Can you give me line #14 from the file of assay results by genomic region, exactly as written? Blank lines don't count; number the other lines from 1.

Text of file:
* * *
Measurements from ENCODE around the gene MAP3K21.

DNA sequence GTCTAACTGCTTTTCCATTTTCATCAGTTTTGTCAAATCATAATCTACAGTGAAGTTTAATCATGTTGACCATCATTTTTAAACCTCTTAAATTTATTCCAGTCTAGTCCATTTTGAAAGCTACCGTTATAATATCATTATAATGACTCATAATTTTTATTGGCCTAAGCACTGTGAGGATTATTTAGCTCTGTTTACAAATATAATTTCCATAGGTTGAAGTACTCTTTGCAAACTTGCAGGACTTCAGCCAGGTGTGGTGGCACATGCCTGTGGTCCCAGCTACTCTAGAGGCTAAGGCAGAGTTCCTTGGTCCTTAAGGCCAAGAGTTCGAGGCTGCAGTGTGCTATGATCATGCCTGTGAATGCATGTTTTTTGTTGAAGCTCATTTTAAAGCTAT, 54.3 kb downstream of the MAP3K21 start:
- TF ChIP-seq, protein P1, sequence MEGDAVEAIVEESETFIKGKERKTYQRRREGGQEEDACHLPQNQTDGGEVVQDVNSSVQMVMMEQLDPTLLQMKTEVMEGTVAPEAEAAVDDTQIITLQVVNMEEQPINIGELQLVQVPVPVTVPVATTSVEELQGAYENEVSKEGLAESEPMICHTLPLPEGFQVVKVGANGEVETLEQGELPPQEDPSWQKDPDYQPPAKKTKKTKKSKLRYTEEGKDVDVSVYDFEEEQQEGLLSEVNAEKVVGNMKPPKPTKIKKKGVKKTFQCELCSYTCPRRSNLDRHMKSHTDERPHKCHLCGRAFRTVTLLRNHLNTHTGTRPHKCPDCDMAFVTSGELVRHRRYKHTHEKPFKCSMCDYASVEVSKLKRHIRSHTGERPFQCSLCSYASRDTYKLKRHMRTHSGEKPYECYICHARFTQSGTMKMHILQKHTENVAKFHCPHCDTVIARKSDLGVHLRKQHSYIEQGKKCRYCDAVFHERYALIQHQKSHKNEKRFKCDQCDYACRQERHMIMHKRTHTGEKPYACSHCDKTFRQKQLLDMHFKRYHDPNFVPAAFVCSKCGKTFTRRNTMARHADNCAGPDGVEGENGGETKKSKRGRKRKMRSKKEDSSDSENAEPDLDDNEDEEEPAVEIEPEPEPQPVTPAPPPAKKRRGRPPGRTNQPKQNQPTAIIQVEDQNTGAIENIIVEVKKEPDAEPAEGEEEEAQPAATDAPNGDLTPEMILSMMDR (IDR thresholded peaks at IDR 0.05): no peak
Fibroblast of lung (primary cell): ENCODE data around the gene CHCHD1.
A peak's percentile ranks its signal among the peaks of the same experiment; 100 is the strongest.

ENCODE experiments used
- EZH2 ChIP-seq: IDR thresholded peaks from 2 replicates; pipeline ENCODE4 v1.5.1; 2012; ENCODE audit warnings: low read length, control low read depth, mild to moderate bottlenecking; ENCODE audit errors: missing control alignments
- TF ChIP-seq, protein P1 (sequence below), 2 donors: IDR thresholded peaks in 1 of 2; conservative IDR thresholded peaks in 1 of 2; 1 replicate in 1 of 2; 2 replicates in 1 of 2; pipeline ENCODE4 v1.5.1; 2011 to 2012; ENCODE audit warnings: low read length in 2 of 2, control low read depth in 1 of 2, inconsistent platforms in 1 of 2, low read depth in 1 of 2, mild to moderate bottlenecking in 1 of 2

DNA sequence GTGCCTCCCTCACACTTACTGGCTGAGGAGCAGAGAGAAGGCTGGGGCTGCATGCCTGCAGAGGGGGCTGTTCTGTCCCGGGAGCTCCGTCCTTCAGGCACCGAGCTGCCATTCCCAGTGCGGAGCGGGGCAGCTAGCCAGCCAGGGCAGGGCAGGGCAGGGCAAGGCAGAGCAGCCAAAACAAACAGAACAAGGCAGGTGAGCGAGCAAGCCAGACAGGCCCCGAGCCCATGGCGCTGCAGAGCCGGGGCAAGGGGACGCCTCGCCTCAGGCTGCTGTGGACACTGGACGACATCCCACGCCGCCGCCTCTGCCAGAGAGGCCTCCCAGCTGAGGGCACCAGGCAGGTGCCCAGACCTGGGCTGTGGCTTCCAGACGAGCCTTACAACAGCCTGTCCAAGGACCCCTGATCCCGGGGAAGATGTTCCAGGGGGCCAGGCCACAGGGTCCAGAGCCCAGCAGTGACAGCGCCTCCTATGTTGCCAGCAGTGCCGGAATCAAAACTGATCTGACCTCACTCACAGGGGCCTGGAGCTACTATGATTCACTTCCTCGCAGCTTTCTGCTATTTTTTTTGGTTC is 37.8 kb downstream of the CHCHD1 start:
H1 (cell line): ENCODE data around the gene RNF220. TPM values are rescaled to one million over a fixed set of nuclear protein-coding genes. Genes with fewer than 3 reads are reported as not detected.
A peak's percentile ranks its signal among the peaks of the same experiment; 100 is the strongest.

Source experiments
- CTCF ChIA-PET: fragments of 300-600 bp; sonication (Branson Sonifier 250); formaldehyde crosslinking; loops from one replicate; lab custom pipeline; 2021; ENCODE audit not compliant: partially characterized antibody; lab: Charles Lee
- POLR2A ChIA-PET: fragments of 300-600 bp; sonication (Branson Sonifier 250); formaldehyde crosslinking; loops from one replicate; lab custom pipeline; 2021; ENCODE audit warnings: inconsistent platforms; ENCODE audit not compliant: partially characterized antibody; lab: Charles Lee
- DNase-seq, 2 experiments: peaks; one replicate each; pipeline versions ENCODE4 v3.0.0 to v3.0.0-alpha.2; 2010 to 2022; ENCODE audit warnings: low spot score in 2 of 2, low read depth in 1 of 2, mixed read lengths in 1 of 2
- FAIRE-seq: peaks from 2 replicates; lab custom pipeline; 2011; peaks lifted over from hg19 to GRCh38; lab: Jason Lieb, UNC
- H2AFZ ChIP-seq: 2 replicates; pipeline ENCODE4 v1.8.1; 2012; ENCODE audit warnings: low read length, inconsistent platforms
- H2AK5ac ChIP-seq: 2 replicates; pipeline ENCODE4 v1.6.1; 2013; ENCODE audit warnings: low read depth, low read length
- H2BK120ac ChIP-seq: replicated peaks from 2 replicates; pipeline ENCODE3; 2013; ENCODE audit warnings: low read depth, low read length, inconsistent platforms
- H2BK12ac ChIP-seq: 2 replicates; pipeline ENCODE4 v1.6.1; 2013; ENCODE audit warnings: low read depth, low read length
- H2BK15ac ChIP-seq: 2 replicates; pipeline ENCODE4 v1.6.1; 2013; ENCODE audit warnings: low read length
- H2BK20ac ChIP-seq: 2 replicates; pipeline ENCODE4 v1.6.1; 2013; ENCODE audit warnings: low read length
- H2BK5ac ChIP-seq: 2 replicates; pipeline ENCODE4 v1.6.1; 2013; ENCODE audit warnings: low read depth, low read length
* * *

- POLR2A ChIA-PET: fragments of 300-600 bp; sonication (Branson Sonifier 250); formaldehyde crosslinking; loops from one replicate; lab custom pipeline; 2021; ENCODE audit warnings: inconsistent platforms; ENCODE audit not compliant: partially characterized antibody; lab: Charles Lee